Use this URL to cite or link to this record in EThOS: https://ethos.bl.uk/OrderDetails.do?uin=uk.bl.ethos.792553
Title: Private passions, public archives : approaches to the private collector and collection of theatrical ephemera in the context of the public theatre archive
Author: Smith, Eve Margitta
ISNI:       0000 0004 8499 1656
Awarding Body: Royal Holloway, University of London
Current Institution: Royal Holloway, University of London
Date of Award: 2016
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Abstract:
This thesis considers the passions of the private collector of theatrical ephemera within the context of the public theatre archive. It interrogates the formation, the function, and the significance of the collection, foregrounding the idiosyncratic relationship between the collector and their collection. The eventual, though not inevitable, transition of a theatre collection from a private house to a public archive is interrogated throughout the thesis. The research concentrates on three theatre collections that have made the transition from a private space to the public archive: the Gabrielle Enthoven Collection at the Victoria and Albert Museum; the Mander and Mitchenson Theatre Collection at the University of Bristol, and the Roy Waters Theatre Collection at Royal Holloway, University of London. Theoretical and critical approaches from the fields of theatre history and historiography, archive and museum studies, and the practice and psychology of collecting are consulted alongside practical archival research into the collections and personal papers of the collectors. The collector and the materials that he/she amasses are considered within a number of social, cultural, and historical contexts including: the motivations that govern the desire to collect; the social, professional, and financial networks occupied by the collector; the gender and sexuality of the collector; the role of anecdote in framing and narrating the collector and collection; the cultural capital embodied by the theatre collection, and the future of the collector and the collection in an increasingly digitised age. As the first researcher to work on the collection of Roy Waters, this thesis offers new perspectives on an under-researched area of theatre history. This interrogation of the theatre collector and collection will argue that the collector has the potential to intervene in the construction of theatrical histories and narratives, and that the personal relationship between collector and collection is deserving of greater recognition and consideration.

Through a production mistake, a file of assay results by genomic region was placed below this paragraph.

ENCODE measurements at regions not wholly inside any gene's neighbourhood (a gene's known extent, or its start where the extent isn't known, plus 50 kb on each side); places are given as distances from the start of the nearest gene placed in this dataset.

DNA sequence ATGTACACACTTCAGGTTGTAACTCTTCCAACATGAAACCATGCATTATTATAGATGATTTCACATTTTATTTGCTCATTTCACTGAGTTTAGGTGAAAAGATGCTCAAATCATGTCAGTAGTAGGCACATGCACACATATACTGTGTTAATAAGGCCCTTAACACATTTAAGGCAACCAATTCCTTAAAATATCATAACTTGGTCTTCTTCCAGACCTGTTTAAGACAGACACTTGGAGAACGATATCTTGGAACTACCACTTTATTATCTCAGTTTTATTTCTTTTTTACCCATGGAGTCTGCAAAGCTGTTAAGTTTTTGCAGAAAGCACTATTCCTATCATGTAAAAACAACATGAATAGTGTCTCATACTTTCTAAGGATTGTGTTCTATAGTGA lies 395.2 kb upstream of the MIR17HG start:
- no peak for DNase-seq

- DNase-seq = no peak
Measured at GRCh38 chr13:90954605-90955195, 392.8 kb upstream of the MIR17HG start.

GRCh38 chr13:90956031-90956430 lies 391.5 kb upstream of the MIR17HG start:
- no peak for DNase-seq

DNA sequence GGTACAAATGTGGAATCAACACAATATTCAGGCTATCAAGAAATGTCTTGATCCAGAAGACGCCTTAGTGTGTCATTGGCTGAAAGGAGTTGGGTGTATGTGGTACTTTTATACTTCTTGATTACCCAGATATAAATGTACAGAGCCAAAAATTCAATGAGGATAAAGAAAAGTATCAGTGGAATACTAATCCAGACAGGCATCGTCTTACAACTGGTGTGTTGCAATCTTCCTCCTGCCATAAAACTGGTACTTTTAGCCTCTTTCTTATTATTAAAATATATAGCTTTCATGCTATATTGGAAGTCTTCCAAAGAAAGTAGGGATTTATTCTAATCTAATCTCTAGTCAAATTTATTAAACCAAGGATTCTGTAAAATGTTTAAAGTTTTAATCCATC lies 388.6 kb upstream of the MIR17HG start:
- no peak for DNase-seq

Supervisor: Not available Sponsor: Not available
Qualification Name: Thesis (Ph.D.) Qualification Level: Doctoral
EThOS ID: uk.bl.ethos.792553  DOI: Not available
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